The uncertainty of COVID-19 and a pancession (pandemic-induced recession) of unknown duration, has meant the short-term bankruptcy risk for many airlines is at an all-time high.
It is becoming increasingly difficult for airlines to source finance through traditional private debt and equity pathways. But underlying this are some salient truths.
Many countries see mobility, airline jobs and a competitive aerospace sector as non-negotiables – and will do all they can to prevent the loss of a major airline.
Kenya’s Treasury has again agreed to inject cash into debt laden national carrier, Kenya Airways in the financial year starting July 2022, citing its role in supporting economic recovery, according to business daily.
This is after Stakeholders, in recommendations of the Budget Review and Outlook Paper (BROP), last month faulted the Treasury for not outlining a recovery plan for two troubled firms Kenya Airways (KQ) and Kenya Power and Lighting Company (KPLC) arguing that KQ and equally debt-laden KPLC were key in “fuelling economic growth and the creation of employment” and should be supported through cash injection in the budget.
“This is duly noted and will be done during sector allocations,” the Treasury wrote in the final BROP report which factored public input.”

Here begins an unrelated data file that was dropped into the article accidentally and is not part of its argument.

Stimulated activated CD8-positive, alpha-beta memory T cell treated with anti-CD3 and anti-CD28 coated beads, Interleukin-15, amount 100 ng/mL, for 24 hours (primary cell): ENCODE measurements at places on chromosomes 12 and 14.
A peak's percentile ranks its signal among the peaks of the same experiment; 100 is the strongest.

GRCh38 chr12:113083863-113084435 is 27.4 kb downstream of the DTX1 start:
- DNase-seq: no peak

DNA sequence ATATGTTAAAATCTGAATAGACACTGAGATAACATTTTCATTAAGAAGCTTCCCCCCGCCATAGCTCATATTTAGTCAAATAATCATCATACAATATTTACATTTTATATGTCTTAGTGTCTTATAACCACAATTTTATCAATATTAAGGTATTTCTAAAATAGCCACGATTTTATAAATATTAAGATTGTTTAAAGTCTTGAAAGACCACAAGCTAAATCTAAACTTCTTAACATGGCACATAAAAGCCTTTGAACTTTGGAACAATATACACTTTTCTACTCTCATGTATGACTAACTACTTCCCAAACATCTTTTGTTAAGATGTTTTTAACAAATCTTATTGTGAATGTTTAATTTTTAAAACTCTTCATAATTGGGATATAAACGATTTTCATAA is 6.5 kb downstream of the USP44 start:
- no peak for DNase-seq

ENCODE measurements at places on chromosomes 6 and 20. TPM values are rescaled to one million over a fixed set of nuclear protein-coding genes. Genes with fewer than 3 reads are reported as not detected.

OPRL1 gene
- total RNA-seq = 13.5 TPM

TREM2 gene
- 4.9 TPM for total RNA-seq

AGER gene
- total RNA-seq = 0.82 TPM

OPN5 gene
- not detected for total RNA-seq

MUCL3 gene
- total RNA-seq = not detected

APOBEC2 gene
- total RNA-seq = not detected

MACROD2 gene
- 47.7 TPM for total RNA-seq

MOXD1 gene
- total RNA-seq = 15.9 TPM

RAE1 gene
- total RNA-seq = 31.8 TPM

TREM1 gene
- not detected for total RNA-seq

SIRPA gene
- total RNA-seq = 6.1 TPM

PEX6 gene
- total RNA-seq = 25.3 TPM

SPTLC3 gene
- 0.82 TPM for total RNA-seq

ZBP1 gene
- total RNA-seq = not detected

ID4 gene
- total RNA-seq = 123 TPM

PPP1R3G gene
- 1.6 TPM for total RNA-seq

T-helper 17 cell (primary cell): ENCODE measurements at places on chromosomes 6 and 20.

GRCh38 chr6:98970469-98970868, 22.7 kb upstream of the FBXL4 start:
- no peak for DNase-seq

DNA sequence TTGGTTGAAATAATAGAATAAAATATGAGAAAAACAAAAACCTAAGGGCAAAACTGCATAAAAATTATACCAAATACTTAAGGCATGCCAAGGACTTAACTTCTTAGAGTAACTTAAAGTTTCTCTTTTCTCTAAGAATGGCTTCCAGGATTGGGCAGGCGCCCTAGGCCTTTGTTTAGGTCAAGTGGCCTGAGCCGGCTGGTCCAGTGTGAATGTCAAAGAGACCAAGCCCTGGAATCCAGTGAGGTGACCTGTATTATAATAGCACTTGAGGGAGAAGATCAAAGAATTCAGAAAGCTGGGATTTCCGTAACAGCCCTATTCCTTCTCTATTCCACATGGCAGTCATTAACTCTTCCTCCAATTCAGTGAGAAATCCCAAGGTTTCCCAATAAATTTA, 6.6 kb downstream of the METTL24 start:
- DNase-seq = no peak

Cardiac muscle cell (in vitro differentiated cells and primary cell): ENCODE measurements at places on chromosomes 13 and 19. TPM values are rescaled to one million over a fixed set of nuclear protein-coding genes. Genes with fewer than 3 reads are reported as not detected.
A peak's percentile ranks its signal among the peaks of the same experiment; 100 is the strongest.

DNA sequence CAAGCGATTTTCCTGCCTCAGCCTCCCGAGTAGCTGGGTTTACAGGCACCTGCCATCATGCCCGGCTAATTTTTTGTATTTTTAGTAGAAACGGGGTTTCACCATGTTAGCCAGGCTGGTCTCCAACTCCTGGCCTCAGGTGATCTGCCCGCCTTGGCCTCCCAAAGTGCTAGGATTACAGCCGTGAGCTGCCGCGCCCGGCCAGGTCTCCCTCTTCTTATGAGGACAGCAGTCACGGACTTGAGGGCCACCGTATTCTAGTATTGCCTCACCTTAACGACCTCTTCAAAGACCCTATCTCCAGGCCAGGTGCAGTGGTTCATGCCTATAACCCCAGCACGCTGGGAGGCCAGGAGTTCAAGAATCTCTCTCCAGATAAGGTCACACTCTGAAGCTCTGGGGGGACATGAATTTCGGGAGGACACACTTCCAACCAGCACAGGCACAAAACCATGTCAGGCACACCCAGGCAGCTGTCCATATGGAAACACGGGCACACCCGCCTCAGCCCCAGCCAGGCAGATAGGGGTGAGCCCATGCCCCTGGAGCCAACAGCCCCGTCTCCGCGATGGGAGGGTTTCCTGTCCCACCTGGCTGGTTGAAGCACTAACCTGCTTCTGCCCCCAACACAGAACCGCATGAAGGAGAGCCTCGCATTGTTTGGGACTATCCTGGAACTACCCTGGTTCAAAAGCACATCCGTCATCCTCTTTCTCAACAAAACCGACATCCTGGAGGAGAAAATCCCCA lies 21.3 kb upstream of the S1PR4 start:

The Treasury last Wednesday also opened a three-day public hearing forum which will inform sectoral budget proposals to be considered in the appropriation of the Budget Bill for the next financial year.
The bill should be ready for parliamentary approval by March 31—a month earlier than legal timeline— because of elections slated for August next year.
The Kenyan treasury, in last financial year ended June 2021, departed from its earlier International Monetary Fund (IMF)-backed stance which favoured long-term reforms to solve cash flow challenges facing state-controlled firms and parastatals instead of bailouts. This is after it pumped additional USD 90 million into Kenya Airways.
The national carrier has continued to make its plea clear for additional cash from anchor shareholder, the government, to help it out of its precarious financial position with operating costs rising faster than revenue.
KQ’s total revenue during the period reduced by 9% to USD 245 Million, however the airline recorded an improved performance compared to a similar period in the previous year
“We are in a negative equity position, which means we are insolvent as an organisation, obviously made worse by the pandemic,” KQ chief executive Allan Kilavuka said on August 26.
By Victor Shalton Odhiambo